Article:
Starmount High

Skip to main content
Mobile Menu
District Home

Applying for College

The college application process can be broken down into four phases: researching, applying, financial aid, and making the college decision. The difficult part is that students usually do not begin thinking about college until they return to school in August of their final year, and the first three phases usually end up overlapping in terms of time.

Phase 1: Research

Timeline: Begin early as possible

The first phase in the college application process is to research colleges, majors, and careers to get a better idea of what the options are. Students should think about the following questions:

  • What do you want to study?
  • Where you want to go to college or what do you want to do after high school?
  • Why do you want to go to college, and how will it help you achieve your long-term goals?

Steps 1 to 4 of the College Checklist break the research phase into four parts: creating a college profile, thinking about majors and careers, researching colleges, and creating a college list.

Phase 2: Apply

Timeline: October 15 - December 1 and January 1 - March 15

A college application usually consists of four parts:

  1. College Application (including application fees)
  2. Testing (ACT or SAT)
  3. Sending transcripts
  4. Essays and recommendations

A college application will not be complete until a student fulfills each part of the application process. The application phase is covered in Steps 5 and 7 on the College Checklist.

Phase 3: Scholarships and Financial Aid

Timeline: August - June (Scholarships); January - February (Financial Aid)

Paying for college is complicated. All financial help that students receive can be divided into two major categories: institutional support (money provided from the college/university) and outside grants and scholarships. The vast majority of aid that students receive will come from institutional sources, and most of this from need-based financial aid (based on filling out the FAFSA in January). Although merit and athletic scholarships are often talked about, they are relatively rare.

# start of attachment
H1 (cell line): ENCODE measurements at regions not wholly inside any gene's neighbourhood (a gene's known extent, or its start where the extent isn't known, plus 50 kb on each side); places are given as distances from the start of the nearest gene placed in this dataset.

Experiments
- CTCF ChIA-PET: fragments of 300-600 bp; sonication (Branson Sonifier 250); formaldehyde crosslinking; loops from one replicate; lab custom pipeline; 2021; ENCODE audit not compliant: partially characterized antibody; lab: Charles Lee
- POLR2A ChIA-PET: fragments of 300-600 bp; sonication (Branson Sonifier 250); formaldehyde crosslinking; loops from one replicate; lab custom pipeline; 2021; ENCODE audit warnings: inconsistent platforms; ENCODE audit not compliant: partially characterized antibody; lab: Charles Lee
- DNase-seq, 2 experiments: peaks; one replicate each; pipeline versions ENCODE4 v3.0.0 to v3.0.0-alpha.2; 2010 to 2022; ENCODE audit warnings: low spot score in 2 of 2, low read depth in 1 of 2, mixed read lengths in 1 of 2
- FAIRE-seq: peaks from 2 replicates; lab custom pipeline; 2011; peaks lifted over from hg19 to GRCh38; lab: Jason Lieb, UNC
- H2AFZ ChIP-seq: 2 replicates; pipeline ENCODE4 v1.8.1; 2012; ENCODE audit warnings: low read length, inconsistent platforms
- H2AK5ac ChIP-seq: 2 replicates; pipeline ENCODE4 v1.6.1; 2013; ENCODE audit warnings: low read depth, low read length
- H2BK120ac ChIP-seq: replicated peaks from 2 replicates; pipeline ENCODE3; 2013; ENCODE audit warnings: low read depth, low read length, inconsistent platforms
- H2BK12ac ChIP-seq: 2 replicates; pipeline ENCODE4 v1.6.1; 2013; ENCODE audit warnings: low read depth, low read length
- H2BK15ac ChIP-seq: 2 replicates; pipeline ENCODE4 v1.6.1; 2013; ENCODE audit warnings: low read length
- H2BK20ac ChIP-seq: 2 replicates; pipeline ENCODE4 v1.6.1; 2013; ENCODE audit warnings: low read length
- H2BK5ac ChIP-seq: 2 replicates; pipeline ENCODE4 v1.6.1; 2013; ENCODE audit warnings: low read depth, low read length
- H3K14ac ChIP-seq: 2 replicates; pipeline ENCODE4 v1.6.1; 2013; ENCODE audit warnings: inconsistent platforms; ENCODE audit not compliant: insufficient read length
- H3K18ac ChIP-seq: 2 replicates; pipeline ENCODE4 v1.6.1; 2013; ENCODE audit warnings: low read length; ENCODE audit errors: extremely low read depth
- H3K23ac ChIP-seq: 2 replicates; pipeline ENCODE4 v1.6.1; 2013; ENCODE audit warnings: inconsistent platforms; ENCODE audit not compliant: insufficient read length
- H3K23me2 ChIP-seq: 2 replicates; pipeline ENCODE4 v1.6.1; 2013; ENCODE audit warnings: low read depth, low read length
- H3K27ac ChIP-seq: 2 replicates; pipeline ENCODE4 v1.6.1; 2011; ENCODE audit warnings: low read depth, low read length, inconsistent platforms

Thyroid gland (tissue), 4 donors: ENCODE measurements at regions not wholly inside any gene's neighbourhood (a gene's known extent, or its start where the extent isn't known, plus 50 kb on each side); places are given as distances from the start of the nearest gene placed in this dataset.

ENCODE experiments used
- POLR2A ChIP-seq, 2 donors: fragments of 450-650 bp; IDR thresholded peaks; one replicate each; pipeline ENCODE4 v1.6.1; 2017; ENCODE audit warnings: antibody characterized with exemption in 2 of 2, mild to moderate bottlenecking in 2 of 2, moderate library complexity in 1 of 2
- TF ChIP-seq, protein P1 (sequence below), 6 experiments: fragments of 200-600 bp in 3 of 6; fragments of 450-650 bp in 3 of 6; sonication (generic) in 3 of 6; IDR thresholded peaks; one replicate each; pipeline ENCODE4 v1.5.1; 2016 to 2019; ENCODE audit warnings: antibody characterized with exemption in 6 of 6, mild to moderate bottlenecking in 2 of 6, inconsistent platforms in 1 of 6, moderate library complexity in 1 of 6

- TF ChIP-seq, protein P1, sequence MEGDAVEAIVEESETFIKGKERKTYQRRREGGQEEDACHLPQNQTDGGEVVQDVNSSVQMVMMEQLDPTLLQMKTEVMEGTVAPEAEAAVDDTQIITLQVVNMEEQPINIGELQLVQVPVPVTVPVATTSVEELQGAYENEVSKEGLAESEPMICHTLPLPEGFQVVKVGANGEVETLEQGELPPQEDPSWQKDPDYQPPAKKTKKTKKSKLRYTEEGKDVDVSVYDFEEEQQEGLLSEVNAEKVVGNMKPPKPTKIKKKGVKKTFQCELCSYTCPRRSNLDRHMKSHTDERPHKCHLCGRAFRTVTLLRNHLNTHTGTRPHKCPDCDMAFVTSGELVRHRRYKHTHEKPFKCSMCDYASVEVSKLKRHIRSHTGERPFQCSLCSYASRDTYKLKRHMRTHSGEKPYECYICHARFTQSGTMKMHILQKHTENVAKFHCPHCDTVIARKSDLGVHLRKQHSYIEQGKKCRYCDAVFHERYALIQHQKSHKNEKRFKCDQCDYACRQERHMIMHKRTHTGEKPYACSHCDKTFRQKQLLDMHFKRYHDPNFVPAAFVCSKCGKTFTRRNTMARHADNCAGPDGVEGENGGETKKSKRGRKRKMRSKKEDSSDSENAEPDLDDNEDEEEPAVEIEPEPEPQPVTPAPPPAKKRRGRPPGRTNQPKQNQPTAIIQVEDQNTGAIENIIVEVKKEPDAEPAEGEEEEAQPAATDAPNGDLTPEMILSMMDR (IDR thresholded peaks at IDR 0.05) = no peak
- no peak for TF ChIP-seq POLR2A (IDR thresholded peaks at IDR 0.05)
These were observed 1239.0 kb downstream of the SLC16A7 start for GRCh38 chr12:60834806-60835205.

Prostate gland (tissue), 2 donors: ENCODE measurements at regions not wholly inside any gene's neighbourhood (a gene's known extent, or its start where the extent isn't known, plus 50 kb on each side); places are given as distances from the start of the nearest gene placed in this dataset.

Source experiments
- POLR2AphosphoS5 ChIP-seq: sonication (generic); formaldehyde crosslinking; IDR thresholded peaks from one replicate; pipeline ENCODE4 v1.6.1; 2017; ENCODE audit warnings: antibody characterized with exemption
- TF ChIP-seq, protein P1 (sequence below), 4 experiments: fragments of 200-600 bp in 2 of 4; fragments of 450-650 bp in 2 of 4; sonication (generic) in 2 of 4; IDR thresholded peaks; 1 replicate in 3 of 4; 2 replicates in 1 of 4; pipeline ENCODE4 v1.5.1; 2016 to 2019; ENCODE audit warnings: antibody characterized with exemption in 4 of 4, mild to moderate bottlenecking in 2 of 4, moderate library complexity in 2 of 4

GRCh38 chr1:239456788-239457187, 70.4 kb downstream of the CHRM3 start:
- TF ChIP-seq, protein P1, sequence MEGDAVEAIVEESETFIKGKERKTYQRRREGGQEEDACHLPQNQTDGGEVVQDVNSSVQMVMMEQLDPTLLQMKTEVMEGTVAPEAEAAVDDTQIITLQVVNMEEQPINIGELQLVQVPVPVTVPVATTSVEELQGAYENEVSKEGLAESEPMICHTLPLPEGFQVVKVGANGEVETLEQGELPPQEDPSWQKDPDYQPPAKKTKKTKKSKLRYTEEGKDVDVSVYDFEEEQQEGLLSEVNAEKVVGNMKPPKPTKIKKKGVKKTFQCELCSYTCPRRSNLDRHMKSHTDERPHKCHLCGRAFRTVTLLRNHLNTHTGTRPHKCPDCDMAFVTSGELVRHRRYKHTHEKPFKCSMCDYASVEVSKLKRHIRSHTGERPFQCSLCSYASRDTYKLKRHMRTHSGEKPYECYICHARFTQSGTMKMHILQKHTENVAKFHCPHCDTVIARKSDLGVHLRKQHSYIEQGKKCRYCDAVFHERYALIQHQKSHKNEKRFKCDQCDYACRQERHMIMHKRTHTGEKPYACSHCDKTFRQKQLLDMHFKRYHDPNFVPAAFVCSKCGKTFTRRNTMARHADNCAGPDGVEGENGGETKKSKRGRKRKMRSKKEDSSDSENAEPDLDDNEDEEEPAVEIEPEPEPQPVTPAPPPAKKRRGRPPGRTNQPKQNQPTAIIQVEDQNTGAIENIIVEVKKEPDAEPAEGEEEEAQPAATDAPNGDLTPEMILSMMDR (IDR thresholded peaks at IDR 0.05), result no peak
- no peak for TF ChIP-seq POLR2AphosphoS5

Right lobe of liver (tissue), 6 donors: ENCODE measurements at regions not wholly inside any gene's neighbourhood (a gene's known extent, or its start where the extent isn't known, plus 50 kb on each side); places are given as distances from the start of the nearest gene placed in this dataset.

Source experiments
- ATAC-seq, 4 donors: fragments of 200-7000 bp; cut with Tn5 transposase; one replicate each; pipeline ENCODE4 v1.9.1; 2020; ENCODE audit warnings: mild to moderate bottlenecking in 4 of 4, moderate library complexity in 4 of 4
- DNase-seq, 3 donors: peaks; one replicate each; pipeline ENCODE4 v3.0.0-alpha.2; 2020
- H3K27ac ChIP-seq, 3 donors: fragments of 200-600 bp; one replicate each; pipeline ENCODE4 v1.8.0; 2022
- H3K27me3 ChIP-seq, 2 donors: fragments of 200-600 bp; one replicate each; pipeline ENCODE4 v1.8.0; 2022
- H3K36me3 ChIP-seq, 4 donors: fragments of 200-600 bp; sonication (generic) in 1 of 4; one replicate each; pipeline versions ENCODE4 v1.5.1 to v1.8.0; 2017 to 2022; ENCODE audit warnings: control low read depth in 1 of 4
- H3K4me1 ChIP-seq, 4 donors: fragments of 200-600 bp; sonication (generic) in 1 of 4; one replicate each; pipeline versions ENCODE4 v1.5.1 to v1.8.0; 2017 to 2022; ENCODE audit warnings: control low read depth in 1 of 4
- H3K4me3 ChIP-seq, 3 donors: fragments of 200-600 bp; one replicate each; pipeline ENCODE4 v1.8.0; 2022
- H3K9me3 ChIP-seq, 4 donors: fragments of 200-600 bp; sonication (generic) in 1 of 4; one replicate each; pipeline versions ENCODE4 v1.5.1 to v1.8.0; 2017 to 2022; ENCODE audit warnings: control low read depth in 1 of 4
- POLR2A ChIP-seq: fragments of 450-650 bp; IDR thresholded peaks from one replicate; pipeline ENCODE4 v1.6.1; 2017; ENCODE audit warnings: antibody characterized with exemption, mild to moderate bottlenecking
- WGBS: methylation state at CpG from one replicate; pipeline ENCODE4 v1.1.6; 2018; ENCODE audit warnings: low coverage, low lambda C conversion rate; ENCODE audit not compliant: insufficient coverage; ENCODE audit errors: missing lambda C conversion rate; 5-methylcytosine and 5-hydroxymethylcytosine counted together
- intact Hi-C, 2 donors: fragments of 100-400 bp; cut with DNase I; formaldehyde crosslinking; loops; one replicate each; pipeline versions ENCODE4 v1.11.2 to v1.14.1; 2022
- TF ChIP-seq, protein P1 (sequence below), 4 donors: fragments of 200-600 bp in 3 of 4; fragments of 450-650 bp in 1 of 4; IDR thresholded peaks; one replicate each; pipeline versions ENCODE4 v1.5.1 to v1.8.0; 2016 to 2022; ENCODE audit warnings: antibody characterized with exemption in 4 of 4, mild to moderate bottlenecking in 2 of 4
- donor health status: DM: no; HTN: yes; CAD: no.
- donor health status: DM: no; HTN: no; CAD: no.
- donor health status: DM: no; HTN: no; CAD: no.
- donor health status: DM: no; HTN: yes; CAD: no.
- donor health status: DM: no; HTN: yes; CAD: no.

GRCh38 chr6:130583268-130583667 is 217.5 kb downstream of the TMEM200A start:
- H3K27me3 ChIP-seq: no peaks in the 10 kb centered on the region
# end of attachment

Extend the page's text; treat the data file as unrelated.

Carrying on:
• Institutional Support
    • Financial Aid grants (need-based money that students qualify for by completing the FAFSA)
    • Scholarships (merit-based, athletic, other criteria)
    • Loans
    • Work-study (usually just around $2,000 per semester)
  • Outside grants and scholarships
  • Community, statewide, and national scholarships

Step 6 of the College Checklist deal with all aspects of paying for college.

Phase 4: Decision and Enrollment

Timeline: May 1 - August

As a general rule, the earlier students apply, the earlier they will get an admissions decision. Chances for acceptance are also higher for early applicants. Many colleges have rolling admissions, meaning that they review and accept applications as they come in. Even colleges with application deadlines often read applications prior to the deadline.

May 1 is National Decision Day: the day that most colleges want students to give them an answer and to send in a deposit to hold their spot. Students should never be pressured to make a decision prior to May 1.

College Timeline

  • September - October: Researching
  • October - December: Applications
  • January - April: Admissions decisions
  • May 1: National Decision Day
  • June - July: Register for classes, attend orientation, complete healthcare and enrollment paperwork

Step 9 of the College Checklist deals with the final phase of the college admission process.